Suzanne Ortie writing for the CMF's Trendscape blog:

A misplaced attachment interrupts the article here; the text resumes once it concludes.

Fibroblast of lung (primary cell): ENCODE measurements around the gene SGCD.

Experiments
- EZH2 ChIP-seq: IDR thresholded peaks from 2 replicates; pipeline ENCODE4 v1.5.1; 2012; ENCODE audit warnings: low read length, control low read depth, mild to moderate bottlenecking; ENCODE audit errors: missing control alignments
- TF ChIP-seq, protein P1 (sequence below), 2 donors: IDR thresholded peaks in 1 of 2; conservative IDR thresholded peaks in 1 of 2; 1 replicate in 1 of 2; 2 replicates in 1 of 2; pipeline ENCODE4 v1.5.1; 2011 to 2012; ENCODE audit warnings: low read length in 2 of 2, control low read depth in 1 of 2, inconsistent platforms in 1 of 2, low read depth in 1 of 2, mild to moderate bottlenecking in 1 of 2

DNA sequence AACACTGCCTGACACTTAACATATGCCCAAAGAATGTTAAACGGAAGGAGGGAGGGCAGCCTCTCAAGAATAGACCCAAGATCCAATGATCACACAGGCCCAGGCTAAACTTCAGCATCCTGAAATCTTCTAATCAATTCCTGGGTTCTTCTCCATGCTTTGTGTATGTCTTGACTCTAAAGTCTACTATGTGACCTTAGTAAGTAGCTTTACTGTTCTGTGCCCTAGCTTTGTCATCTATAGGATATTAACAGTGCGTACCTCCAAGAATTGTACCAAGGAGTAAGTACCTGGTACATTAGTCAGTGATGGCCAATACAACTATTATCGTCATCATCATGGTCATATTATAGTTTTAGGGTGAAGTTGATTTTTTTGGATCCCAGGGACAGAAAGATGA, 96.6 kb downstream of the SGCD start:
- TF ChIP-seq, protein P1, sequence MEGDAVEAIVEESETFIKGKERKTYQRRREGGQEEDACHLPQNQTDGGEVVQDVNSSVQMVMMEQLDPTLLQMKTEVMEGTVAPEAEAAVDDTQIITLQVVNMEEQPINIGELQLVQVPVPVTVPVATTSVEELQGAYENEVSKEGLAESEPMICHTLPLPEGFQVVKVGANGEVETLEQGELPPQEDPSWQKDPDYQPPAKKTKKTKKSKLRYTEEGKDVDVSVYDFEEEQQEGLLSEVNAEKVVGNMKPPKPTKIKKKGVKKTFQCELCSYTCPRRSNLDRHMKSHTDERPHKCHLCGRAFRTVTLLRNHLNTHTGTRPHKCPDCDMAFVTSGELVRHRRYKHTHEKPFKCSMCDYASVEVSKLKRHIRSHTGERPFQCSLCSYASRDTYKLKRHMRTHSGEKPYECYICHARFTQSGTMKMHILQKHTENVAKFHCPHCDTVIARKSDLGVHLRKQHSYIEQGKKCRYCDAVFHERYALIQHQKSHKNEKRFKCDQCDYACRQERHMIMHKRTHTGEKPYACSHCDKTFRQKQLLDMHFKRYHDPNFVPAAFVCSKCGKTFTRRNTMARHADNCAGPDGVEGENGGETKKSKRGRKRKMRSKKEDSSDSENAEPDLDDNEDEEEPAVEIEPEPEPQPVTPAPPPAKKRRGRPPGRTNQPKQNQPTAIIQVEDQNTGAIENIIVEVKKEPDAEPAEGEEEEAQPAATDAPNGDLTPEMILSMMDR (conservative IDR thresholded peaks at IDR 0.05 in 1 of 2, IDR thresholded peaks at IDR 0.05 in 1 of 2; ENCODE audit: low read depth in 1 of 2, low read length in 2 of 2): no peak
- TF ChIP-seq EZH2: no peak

At the heart of the legal action, two positions are clearly apparent. Aereo positions itself as an individual signal recording and capturing service—providing a service it considers similar to antenna or personal recorder rentals—whereas the consortium of broadcasters (formed by ABC, NBC, CBS and Fox) claims that Aereo is illegally capturing signals (and content) for which it does not own the intellectual property rights, thereby infringing the U.S. Copyright Act. These diametrically opposed positions have rekindled a debate on traditional channels’ five main vectors (i.e., rights, technology, national regulations, new uses and industrial structures) that is far from over. At the heart of potential deliberations are the definition of broadcasting and broadcasting rights, the explosion of the number of available cable packages, data pricing and profitability, the sustainability of local stations that relay signals, etc. But what this case highlights is how broadcasting giants have reacted to the emergence of “small” technology entrepreneurs who count on very skilled attorneys to brilliantly plead their technology’s ideological neutrality and consumers’ right to capture signals that the government provides broadcasters on a privileged basis.